Republican governor hopeful Deal insists he's done nothing wrong. Barnes' campaign says likewise of the Democratic candidate.
And maybe he hasn't.
But - as Deal already has - Barnes is developing an acute smell-test problem.
Aside from his recent personal and family financial woes, Deal is dogged by questions about his business arrangements with the state.
No matter how the former congressman answers them, people remain wary of the way his public and private business has intertwined.
Now former Gov. Barnes faces similar issues.
His law firm has appeared three dozen times before judges he appointed, winning - or helping win - his clients hundreds of millions of dollars.
Never mind, say his supporters.
Never mind one of the judges gave Barnes' campaign $10,000 less than a month before Barnes named him to the bench.
Never mind that judge has given Barnes' current campaign $2,000.
Never mind that judge and another Barnes judge - also a campaign donor - helped pave the way for a $459 million judgment.
Although the case was a dispute over junk faxes, no one died from paper cuts.
So never mind the judgement looks - at least on the surface - like a poster child for sky-high, trial-lawyer-stampeded verdicts.
Never mind that, even though he didn't try the case, Barnes personally appeared in court several times on the matter.
Never mind another Barnes appointee before which his firm has appeared repeatedly also has donated to his campaign.
Never mind the other multimillion-dollar judgments the firm has won before his judges.
You can't really prove that any of the above gives Barnes a leg up, can you?
And even though he owns the firm and its income is his income, he didn't personally appear in many trials.
Moreover, judges are picked by random - it's not his fault he sometimes ends up with one of the 57 folks he appointed.
And if a couple of his appointees slipped his campaign checks just before they were named to the bench, so what?
Anyway, even though they often run unopposed, his judges have to stand for re-election.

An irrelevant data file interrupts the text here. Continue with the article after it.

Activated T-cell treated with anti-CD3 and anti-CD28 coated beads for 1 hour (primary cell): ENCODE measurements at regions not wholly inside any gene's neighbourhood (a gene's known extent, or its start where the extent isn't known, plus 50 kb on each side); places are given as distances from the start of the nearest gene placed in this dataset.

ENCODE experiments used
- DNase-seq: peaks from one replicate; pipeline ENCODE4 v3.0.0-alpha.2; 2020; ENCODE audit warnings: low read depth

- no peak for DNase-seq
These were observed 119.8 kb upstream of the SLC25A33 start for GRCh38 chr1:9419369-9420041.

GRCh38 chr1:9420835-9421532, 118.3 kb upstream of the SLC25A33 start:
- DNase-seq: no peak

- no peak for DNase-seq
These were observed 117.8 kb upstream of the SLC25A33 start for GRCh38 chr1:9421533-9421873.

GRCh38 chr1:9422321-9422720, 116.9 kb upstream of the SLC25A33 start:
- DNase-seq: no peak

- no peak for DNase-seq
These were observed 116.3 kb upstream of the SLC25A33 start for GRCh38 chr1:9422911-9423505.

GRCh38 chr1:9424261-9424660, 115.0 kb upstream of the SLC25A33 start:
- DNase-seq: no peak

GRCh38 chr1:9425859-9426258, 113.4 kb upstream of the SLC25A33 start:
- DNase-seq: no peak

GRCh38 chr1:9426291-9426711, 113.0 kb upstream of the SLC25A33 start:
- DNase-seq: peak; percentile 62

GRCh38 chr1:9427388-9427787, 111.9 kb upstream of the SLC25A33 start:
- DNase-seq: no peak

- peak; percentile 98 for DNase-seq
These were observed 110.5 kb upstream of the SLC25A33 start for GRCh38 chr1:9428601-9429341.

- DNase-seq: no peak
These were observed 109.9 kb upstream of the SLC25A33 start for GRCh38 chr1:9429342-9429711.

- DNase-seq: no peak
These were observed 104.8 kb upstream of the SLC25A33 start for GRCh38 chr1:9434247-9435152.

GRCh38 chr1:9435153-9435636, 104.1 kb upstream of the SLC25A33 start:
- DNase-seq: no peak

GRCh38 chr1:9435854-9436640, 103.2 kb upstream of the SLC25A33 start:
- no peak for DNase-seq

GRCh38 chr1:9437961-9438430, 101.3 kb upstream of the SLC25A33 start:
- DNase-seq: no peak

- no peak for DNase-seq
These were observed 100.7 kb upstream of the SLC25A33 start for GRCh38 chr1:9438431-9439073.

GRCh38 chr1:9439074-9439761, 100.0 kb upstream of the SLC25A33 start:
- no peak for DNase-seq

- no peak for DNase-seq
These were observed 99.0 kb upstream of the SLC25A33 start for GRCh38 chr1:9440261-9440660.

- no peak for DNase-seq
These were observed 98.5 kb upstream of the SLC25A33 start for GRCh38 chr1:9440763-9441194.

Remember, too: Opposing attorneys can move to recuse a judge they think is biased. And juries, picked in part because they don't know much about the cases they hear, matter, too.
Besides, is it right to tell Barnes he can't make a living as a lawyer just because he appointed so many judges?
About that $459 million junk fax judgment: A closer look suggests it may be firmly grounded in federal law.
But such mitigating circumstances don't makes the problem go away.
Barnes knows appearances count; when he was governor, he put his finances in a blind trust.
But he seems to be making up for lost time.
It's hard to imagine it doesn't look to the guy on the street like Barnes is cashing in on old political connections.
You appoint judges, some of whom contribute to your campaign, and then have cases before them. Level playing field, right?
Like Deal, Barnes seems to resemble the many insiders who've gamed the system and done well by each other.
His judges aren't the only example.
Months into his campaign, he still co-owned a firm that did almost $19 million in engineering business for local governments and the state.
For his part, Deal is desperate to change the subject - most recently his dance along the precipice of bankruptcy.
So he's more than happy to hammer Barnes with the judges and trial lawyer stuff for all it's worth.
Is that fair?
About as fair as Barnes has been to him.